Love, betrayal, vengeance, and death are the themes of Federico García Lorca’s BLOOD WEDDING, a Spanish Symbolist tragedy inspired by a newspaper account of an actual wedding that ended horrifically in Almería’s Cortijo del Fraile in 1928. In the eerie fatalist drama, a young bride flees from her wedding celebration with her married former love, a son of the enemy Felix family who killed her father and brother. The reckless act of mad love—a rebellion against the rigid constraints of bloodline vendettas (à la Shakespeare’s Romeo and Juliet) and gender roles in rural Spanish society—incites a shocking crime of passion as foretold by the inescapable forces of nature (personifications of the moon and death, which takes the form of a beggar).
The current co-production of the rarely seen play, by the Philadelphia Artists’ Collective and the Mandell Professionals in Residence Project at Drexel University, is infused with live music that sets the mood and locale, and restores the poetic rhythms of Garcia Lorca’s language, which inevitably loses something in its translation from Spanish to English. The evening begins in the lobby with a pre-show of flamenco music and dance (choreographed by Elba Hevia y Vaca and performed by members of Pasión y Arte), a cultural leitmotiv employed throughout director Damon Bonetti’s imaginative staging. Bonetti has also set some of the dialogue (and an independent poem by Garcia Lorca, with which he prefaces the story and introduces the prophetic figures of the moon and death—here with gender-reversed casting) to foreboding and melancholic original music by Christopher Colucci that evokes the play’s nightmarish sensibility and will haunt you long after you’ve left the building.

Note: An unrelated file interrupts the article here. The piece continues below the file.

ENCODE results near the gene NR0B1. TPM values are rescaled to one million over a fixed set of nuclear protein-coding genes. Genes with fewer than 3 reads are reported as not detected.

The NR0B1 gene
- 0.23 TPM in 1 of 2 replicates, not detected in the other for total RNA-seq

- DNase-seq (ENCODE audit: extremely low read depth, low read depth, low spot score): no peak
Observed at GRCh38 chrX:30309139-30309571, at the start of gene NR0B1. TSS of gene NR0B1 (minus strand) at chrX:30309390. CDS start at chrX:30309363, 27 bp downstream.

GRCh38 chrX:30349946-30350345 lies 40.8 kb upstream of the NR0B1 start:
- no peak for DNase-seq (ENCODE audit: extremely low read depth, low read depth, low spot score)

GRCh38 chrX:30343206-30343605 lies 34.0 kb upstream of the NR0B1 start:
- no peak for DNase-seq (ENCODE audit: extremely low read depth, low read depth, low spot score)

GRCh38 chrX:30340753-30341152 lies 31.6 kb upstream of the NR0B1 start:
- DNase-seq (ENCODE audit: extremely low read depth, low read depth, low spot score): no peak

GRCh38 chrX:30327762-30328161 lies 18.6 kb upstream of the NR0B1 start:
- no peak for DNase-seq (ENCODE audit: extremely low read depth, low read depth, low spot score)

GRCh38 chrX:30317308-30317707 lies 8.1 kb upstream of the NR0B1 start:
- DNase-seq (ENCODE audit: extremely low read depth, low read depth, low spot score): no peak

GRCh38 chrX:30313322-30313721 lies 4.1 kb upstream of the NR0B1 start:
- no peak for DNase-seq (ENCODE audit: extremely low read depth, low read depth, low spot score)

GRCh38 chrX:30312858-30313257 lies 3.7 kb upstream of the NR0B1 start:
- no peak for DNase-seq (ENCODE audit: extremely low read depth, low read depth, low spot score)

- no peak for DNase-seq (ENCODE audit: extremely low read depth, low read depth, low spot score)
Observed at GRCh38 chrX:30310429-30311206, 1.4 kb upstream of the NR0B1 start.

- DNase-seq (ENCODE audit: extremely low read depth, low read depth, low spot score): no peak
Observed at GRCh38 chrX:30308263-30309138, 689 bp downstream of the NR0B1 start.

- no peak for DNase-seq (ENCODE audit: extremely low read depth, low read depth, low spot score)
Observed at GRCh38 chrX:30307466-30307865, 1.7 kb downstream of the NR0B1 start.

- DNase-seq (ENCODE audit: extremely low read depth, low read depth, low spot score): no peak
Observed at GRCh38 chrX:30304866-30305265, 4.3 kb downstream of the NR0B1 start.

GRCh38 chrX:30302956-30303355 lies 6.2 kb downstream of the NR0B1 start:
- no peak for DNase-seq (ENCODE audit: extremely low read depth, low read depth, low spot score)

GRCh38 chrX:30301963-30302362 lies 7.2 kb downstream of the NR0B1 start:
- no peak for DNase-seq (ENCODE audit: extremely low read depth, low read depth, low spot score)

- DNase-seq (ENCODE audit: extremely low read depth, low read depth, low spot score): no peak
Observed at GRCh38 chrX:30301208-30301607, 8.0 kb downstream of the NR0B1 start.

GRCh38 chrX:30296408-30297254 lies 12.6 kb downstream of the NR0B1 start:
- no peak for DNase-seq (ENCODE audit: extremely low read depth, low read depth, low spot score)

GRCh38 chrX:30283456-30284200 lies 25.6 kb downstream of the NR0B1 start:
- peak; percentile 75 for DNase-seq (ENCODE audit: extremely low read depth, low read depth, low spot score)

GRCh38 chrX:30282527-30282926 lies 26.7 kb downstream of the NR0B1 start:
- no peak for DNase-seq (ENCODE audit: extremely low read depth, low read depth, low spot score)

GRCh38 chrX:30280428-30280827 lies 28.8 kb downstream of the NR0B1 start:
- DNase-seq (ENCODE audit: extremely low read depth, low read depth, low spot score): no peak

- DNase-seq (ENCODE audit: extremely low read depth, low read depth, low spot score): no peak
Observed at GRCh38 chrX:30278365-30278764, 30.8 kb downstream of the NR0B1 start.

Bonetti’s design team has reconfigured the Mandell’s large-scale theater and proscenium stage into an intimate space, giving the audience a more immersive experience with the sizeable 21-person ensemble. Matthew Campbell’s rustic set references architectural elements from the real-life site of the 1928 wedding on which the play was based, and saturated color lighting by Dominic Chacon visualizes the playwright’s stunning symbolic imagery (García Lorca’s script assigned a specific color to each scene and character).
This collaboration between the PAC and Drexel gives students the opportunity to work with seasoned professionals, introducing undergraduates to the full process of creating live theater. Here they can hone their talents, appear in age-appropriate roles alongside veteran actors (including J Hernandez, Eric Scotolati, and Victoria Rose Bonito, who star as the ill-fated love triangle), and serve in such essential behind-the-scenes positions as stage manager and props master. In exchange, the company receives administrative and production support, including the use of the university’s theater and costume shop. It’s a mutually beneficial relationship, with the arts and education working hand-in-hand. [Mandell Theater, Drexel University, 33rd and Chestnut streets] November 6-23, 2014; philartistscollective.org.